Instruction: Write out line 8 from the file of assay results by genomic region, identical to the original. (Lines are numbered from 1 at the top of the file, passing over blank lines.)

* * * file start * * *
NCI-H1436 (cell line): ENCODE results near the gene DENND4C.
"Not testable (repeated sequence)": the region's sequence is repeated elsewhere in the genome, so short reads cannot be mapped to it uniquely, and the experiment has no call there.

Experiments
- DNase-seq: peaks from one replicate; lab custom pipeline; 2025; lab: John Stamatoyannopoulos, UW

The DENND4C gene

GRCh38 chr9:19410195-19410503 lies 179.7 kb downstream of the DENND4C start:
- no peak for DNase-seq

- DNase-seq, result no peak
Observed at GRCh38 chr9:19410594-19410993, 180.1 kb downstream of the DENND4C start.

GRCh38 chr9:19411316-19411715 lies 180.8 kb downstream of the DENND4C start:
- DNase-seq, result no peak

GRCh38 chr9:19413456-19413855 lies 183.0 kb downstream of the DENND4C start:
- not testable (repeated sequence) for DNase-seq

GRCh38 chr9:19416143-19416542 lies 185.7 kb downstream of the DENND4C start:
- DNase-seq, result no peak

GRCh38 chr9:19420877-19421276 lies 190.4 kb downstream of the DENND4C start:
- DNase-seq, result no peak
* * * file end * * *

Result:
- DNase-seq, result no peak